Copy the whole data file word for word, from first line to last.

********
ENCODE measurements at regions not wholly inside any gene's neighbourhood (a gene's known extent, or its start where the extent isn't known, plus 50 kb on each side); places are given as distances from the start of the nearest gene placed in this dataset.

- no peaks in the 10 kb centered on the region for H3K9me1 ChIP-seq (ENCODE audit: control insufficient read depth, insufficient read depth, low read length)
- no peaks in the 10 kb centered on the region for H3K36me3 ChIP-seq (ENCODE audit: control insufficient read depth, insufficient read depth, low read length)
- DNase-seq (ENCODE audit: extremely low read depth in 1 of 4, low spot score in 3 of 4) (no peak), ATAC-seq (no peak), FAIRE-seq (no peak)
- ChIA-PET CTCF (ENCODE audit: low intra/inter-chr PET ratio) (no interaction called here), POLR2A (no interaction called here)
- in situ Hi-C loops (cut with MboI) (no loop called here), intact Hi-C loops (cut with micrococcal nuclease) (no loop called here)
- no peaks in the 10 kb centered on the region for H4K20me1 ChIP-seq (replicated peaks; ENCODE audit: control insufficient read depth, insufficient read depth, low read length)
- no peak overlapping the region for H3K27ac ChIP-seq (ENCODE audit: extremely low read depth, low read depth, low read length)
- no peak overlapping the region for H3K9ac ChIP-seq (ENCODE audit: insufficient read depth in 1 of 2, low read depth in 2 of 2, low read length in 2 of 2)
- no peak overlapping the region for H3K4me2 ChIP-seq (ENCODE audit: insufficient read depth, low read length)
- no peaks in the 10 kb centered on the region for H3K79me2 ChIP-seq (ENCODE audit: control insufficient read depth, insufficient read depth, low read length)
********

ENCODE measurements at regions not wholly inside any gene's neighbourhood (a gene's known extent, or its start where the extent isn't known, plus 50 kb on each side); places are given as distances from the start of the nearest gene placed in this dataset.

- no peaks in the 10 kb centered on the region for H3K9me1 ChIP-seq (ENCODE audit: control insufficient read depth, insufficient read depth, low read length)
- no peaks in the 10 kb centered on the region for H3K36me3 ChIP-seq (ENCODE audit: control insufficient read depth, insufficient read depth, low read length)
- DNase-seq (ENCODE audit: extremely low read depth in 1 of 4, low spot score in 3 of 4) (no peak), ATAC-seq (no peak), FAIRE-seq (no peak)
- ChIA-PET CTCF (ENCODE audit: low intra/inter-chr PET ratio) (no interaction called here), POLR2A (no interaction called here)
- in situ Hi-C loops (cut with MboI) (no loop called here), intact Hi-C loops (cut with micrococcal nuclease) (no loop called here)
- no peaks in the 10 kb centered on the region for H4K20me1 ChIP-seq (replicated peaks; ENCODE audit: control insufficient read depth, insufficient read depth, low read length)
- no peak overlapping the region for H3K27ac ChIP-seq (ENCODE audit: extremely low read depth, low read depth, low read length)
- no peak overlapping the region for H3K9ac ChIP-seq (ENCODE audit: insufficient read depth in 1 of 2, low read depth in 2 of 2, low read length in 2 of 2)
- no peak overlapping the region for H3K4me2 ChIP-seq (ENCODE audit: insufficient read depth, low read length)
- no peaks in the 10 kb centered on the region for H3K79me2 ChIP-seq (ENCODE audit: control insufficient read depth, insufficient read depth, low read length)